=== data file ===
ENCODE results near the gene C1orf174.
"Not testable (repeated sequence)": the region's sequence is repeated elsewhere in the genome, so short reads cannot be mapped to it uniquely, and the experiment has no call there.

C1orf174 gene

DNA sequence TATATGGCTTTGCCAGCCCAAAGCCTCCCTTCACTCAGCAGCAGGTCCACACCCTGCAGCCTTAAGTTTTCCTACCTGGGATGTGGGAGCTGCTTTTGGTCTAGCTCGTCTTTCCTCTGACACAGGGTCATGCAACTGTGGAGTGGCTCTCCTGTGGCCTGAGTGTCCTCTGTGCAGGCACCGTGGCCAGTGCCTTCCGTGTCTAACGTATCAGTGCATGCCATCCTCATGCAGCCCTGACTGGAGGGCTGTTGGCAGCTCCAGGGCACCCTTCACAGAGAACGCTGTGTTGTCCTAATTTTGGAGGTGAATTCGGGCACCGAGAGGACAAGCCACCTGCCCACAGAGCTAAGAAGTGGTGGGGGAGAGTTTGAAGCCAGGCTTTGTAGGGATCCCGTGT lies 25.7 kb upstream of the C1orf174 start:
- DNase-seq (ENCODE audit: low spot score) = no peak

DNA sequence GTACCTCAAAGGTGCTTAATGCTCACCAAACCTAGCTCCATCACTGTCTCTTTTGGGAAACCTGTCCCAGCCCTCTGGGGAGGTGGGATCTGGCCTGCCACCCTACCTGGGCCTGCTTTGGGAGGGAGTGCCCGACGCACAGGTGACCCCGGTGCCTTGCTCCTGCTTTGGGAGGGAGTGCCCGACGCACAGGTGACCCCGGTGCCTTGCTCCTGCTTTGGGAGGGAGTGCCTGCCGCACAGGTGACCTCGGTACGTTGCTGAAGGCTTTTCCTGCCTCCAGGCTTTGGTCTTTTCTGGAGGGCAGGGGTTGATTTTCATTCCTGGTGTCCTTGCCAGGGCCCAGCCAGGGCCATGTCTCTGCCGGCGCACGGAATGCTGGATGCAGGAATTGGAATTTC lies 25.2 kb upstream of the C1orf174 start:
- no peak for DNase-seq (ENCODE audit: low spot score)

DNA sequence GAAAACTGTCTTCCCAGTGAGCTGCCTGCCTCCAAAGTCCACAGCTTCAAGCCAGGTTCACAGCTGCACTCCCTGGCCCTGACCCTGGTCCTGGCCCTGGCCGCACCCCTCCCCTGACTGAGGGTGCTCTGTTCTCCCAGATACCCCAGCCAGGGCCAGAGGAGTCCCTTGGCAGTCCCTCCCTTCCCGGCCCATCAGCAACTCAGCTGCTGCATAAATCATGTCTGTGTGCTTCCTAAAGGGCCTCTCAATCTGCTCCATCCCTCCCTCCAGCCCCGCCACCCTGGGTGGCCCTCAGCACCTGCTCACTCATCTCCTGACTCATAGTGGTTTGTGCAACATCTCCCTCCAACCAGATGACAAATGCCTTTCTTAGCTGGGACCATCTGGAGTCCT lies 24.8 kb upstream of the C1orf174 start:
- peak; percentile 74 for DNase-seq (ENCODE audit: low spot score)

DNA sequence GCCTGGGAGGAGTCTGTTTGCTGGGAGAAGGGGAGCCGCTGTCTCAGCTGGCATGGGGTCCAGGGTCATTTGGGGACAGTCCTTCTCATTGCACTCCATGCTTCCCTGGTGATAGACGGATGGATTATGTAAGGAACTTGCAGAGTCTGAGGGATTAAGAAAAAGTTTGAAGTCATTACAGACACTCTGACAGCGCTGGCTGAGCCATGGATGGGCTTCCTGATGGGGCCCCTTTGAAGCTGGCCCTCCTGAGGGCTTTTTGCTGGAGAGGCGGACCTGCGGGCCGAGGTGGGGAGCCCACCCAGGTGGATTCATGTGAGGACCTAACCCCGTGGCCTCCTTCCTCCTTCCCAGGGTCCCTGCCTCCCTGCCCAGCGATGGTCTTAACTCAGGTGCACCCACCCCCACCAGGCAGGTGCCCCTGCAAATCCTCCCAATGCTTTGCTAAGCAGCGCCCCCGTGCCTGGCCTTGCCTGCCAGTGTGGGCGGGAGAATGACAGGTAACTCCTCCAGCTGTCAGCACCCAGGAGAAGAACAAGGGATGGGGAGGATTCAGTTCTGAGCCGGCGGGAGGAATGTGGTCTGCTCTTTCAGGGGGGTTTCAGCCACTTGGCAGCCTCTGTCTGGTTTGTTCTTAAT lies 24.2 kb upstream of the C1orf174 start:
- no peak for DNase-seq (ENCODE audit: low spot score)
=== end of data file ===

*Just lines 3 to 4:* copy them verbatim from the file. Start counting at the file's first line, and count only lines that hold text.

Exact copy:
C1orf174 gene

DNA sequence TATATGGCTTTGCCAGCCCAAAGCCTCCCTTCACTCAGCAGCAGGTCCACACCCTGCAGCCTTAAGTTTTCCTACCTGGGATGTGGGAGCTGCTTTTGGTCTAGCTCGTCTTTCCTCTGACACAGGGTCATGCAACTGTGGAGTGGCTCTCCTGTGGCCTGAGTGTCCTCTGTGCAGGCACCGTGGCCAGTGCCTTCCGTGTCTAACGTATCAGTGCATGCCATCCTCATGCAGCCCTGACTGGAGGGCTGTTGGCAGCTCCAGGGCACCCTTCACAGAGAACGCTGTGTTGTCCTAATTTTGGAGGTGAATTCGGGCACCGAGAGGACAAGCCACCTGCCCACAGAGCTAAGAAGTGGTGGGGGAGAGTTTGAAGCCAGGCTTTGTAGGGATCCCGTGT lies 25.7 kb upstream of the C1orf174 start: